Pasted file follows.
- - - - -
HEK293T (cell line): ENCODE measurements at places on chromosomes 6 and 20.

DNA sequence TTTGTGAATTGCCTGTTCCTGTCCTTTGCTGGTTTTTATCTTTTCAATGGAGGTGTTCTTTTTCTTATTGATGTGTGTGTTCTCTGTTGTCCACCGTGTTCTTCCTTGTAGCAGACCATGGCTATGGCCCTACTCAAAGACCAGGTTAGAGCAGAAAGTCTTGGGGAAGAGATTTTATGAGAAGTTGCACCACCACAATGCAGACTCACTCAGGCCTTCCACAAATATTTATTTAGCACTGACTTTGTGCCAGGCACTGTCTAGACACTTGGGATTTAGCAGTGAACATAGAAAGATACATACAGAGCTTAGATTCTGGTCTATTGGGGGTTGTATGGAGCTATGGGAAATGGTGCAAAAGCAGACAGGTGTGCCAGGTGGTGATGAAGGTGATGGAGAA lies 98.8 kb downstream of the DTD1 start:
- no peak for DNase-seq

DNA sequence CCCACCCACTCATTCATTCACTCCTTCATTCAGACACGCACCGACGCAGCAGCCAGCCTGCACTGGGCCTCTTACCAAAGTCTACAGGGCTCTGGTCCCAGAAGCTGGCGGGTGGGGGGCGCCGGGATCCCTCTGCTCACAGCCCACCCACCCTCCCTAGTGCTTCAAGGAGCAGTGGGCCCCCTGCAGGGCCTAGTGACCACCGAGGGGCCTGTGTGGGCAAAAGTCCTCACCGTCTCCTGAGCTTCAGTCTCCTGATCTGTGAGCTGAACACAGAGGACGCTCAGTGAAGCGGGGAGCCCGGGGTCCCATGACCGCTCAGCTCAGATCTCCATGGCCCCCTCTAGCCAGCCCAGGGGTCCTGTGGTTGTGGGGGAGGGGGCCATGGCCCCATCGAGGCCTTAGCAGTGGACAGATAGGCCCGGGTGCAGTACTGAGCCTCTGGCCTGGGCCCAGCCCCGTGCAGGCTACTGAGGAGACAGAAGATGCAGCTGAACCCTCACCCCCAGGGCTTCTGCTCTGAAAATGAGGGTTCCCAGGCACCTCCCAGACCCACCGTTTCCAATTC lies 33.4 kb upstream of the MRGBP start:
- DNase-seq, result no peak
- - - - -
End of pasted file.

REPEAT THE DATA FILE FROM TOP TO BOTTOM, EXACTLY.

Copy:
HEK293T (cell line): ENCODE measurements at places on chromosomes 6 and 20.

DNA sequence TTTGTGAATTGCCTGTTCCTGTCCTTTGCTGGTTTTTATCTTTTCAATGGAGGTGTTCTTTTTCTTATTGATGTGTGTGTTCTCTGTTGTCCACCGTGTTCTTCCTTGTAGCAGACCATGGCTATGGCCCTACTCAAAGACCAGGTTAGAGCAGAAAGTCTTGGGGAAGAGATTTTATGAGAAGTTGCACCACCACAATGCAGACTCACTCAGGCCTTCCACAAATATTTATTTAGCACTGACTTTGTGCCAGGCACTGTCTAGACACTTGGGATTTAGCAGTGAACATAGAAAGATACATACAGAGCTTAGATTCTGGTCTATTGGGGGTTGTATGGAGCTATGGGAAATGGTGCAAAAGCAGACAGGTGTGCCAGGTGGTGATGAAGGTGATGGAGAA lies 98.8 kb downstream of the DTD1 start:
- no peak for DNase-seq

DNA sequence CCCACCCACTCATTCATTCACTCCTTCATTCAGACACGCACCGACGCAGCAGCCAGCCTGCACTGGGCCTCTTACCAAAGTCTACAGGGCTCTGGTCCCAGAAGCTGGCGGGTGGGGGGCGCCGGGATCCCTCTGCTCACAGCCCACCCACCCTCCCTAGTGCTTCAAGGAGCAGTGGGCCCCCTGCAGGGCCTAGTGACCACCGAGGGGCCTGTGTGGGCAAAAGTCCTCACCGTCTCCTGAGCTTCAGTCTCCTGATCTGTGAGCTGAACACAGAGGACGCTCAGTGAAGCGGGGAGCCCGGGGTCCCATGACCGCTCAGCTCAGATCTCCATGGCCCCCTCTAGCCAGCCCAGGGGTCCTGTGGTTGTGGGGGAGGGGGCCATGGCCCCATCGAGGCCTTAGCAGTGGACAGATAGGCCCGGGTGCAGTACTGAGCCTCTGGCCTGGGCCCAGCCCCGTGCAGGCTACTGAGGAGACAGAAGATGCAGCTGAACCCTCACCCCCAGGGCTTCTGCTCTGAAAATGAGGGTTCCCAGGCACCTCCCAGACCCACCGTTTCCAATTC lies 33.4 kb upstream of the MRGBP start:
- DNase-seq, result no peak